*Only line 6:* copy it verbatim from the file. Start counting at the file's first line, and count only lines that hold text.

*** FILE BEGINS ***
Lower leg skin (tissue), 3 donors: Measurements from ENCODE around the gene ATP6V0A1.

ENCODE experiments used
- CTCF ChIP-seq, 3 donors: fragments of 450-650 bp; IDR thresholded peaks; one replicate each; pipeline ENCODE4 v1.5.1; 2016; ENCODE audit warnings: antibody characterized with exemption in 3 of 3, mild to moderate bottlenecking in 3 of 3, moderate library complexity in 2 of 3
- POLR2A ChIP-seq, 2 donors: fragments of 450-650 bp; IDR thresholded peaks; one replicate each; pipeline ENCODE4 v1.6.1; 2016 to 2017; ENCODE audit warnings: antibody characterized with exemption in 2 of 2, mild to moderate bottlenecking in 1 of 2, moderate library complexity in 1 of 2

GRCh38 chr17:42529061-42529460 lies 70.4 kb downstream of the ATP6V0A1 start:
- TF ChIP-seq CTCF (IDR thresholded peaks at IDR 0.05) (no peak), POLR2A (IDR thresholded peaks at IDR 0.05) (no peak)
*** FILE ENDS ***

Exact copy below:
- TF ChIP-seq CTCF (IDR thresholded peaks at IDR 0.05) (no peak), POLR2A (IDR thresholded peaks at IDR 0.05) (no peak)